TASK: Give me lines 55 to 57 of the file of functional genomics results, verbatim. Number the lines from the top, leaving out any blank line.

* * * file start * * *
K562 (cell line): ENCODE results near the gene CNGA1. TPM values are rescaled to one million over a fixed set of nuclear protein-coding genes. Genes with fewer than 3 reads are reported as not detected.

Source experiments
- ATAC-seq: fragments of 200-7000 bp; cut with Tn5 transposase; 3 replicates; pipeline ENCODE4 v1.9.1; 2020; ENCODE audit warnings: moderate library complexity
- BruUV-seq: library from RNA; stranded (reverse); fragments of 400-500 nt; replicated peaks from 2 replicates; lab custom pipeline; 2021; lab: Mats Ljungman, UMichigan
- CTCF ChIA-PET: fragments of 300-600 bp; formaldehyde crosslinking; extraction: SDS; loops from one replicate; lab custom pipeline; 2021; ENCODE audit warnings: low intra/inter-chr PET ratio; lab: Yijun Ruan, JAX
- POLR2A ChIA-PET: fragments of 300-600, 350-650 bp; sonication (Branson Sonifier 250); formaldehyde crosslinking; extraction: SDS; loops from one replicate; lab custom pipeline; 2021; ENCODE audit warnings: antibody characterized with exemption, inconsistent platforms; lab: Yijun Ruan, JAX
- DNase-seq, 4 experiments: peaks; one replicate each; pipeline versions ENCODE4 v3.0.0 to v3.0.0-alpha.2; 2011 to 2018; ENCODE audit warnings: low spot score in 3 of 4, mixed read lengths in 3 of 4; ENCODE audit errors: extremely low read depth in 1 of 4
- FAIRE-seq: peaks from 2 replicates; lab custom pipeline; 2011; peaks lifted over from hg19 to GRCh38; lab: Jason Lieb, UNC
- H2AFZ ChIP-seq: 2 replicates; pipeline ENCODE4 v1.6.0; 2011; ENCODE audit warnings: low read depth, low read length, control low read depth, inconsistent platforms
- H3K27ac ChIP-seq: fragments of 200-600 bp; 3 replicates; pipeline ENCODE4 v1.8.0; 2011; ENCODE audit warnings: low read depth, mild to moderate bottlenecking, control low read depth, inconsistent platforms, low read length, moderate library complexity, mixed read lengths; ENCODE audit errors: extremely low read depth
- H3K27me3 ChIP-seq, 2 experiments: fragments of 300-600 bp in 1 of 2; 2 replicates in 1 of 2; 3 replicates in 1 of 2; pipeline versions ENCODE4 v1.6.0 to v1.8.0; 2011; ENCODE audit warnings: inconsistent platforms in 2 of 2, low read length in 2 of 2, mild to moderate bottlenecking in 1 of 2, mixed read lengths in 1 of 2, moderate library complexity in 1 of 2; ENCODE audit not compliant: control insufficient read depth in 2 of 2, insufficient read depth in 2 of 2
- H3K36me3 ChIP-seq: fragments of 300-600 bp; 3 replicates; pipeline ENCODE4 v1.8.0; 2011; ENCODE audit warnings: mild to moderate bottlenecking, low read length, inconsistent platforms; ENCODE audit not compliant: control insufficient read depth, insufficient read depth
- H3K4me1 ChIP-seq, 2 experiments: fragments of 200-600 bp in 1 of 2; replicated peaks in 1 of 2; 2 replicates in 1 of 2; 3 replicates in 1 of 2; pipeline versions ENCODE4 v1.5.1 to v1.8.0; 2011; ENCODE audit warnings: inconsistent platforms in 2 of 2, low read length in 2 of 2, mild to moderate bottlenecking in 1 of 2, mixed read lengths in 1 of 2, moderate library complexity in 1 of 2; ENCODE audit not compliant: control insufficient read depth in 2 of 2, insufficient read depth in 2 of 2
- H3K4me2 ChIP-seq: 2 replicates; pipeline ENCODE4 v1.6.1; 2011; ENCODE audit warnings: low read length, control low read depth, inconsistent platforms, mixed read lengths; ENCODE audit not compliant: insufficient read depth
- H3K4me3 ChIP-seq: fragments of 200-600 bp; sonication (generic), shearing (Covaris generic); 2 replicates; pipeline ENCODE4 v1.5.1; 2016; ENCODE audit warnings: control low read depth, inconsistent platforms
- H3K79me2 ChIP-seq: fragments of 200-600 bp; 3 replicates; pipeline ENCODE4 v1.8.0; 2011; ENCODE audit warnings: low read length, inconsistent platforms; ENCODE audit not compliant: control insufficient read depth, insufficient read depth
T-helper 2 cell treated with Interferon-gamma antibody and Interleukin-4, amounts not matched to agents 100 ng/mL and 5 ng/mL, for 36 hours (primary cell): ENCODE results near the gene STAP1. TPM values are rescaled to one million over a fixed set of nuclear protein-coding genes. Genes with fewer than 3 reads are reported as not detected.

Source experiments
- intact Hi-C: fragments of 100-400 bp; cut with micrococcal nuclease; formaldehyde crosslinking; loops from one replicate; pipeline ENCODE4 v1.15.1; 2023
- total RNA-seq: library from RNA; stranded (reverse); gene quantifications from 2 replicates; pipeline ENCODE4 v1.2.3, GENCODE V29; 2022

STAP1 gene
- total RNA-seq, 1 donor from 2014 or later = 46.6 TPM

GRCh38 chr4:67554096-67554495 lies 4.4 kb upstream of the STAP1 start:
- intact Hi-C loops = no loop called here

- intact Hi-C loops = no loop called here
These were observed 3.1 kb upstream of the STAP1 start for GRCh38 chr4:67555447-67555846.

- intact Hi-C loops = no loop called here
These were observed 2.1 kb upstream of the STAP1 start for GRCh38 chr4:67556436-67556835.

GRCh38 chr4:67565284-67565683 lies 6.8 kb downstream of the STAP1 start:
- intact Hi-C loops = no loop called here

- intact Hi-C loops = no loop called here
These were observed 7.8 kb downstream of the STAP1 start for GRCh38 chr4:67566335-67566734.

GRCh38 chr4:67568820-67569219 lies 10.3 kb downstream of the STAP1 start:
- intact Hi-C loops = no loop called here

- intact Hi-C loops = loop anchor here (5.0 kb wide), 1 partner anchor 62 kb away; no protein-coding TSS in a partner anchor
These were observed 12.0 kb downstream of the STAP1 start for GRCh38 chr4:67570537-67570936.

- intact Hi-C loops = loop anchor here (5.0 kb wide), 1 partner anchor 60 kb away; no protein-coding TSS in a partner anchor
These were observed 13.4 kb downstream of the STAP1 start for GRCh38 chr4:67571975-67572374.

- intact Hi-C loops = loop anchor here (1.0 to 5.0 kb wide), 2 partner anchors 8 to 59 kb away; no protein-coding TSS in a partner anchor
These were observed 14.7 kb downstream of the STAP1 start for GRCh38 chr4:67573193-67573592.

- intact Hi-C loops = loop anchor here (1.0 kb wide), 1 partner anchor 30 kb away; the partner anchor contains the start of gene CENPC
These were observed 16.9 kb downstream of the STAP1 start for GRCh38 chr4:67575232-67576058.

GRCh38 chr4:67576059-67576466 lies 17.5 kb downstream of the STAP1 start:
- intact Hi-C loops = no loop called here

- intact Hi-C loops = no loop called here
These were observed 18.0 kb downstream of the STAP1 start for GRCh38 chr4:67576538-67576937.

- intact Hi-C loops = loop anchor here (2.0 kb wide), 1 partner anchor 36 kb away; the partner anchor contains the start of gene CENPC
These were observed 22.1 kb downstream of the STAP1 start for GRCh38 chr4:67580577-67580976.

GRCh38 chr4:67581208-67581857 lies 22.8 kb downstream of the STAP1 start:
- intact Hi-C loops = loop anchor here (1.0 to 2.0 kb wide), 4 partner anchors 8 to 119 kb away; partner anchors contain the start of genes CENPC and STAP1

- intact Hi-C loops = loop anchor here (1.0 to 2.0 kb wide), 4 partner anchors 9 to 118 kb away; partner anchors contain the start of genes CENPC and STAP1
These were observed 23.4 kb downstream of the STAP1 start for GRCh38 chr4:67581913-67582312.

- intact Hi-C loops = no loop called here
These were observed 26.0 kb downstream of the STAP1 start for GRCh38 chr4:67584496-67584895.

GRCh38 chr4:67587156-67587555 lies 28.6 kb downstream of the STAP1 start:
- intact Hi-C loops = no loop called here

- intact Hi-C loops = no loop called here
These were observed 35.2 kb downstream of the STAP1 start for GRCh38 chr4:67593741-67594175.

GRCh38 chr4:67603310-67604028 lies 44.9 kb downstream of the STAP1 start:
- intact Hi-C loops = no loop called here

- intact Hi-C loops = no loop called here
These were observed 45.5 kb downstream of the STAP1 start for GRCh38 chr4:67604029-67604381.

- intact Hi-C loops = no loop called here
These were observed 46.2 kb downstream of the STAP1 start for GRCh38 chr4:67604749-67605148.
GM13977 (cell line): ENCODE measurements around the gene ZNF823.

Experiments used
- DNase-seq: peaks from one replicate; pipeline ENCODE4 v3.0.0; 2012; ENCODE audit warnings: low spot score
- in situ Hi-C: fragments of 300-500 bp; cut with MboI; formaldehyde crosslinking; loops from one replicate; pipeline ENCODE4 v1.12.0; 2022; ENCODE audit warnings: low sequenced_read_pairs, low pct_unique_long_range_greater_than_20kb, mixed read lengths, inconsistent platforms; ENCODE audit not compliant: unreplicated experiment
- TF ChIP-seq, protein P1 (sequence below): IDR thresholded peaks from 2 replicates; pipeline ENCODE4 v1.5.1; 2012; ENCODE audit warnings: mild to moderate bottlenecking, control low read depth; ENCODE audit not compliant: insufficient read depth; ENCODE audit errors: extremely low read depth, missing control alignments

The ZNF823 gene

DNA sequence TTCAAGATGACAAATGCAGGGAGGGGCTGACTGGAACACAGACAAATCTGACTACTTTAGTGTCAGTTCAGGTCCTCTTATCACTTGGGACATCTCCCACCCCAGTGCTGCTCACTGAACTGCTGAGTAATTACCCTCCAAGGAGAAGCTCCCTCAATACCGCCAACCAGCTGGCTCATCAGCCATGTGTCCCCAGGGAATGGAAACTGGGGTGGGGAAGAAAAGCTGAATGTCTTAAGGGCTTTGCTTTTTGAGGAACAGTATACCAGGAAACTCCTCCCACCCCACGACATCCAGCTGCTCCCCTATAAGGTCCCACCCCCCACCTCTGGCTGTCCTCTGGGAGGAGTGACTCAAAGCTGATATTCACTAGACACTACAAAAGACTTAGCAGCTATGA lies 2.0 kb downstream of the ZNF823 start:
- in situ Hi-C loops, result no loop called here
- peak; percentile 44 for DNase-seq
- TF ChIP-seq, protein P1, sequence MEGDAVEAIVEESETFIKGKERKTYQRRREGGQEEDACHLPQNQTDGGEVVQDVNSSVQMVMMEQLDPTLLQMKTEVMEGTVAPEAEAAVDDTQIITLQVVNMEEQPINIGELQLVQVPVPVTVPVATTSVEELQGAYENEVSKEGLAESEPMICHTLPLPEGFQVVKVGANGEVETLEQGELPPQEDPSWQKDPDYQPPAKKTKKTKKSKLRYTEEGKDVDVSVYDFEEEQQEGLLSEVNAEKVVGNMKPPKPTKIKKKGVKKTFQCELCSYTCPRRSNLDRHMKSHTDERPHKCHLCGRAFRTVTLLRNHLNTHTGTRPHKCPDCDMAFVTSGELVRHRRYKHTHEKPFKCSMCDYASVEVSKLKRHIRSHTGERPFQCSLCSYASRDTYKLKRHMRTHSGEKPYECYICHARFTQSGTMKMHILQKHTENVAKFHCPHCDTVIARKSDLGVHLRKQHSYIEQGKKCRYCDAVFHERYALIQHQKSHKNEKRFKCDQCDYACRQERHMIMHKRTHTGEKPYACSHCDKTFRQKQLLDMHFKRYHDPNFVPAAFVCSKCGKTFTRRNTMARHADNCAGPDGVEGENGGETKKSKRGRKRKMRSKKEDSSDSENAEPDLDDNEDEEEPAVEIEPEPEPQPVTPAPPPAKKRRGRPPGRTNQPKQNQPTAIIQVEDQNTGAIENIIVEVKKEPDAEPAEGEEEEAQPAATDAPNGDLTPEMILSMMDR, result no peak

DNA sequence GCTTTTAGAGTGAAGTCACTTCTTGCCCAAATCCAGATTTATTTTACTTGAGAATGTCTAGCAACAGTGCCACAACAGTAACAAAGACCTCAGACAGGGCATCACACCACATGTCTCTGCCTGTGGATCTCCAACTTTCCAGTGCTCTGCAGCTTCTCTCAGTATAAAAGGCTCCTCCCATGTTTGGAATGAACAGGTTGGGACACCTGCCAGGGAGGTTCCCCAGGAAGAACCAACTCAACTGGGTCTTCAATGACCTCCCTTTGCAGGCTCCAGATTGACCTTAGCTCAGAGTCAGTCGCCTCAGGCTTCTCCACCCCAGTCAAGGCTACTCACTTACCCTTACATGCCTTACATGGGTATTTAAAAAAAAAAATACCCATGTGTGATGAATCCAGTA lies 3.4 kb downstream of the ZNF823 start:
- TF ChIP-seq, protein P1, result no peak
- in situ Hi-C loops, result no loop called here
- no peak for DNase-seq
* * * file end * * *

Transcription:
GRCh38 chr4:67587156-67587555 lies 28.6 kb downstream of the STAP1 start:
- intact Hi-C loops = no loop called here

- intact Hi-C loops = no loop called here